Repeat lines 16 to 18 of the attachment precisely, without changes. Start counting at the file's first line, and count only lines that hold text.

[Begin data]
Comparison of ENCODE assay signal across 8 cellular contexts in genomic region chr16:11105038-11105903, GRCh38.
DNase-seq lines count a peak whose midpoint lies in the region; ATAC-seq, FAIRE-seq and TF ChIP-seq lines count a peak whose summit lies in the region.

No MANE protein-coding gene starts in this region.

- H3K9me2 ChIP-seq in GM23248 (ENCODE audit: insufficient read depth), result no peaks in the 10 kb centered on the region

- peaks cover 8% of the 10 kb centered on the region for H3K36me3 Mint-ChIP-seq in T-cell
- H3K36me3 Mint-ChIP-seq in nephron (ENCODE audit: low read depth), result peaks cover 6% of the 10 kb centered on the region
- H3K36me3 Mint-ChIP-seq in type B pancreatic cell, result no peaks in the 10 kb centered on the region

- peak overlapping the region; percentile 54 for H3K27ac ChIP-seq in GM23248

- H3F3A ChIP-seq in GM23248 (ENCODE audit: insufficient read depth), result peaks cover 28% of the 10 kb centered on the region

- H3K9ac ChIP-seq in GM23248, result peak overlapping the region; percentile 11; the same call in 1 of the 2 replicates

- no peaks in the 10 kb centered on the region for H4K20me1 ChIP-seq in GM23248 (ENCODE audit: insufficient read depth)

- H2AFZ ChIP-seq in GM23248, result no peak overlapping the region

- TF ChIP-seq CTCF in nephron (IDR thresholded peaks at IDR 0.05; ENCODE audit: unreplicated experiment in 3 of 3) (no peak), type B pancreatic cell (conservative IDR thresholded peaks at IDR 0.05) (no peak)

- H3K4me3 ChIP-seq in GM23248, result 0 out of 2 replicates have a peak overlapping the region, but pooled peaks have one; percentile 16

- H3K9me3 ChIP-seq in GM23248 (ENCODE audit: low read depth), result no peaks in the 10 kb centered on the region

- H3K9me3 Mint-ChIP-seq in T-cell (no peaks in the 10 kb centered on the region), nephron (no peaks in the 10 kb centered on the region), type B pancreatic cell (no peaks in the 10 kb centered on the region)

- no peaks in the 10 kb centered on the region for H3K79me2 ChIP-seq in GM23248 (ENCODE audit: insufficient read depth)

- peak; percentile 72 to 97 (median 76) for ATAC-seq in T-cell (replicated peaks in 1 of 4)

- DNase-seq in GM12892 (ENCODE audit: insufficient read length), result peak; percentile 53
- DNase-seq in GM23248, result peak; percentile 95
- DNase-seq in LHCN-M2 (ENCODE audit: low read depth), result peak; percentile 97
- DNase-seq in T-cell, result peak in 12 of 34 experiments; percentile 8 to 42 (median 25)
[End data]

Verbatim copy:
- H3K9me3 Mint-ChIP-seq in T-cell (no peaks in the 10 kb centered on the region), nephron (no peaks in the 10 kb centered on the region), type B pancreatic cell (no peaks in the 10 kb centered on the region)

- no peaks in the 10 kb centered on the region for H3K79me2 ChIP-seq in GM23248 (ENCODE audit: insufficient read depth)

- peak; percentile 72 to 97 (median 76) for ATAC-seq in T-cell (replicated peaks in 1 of 4)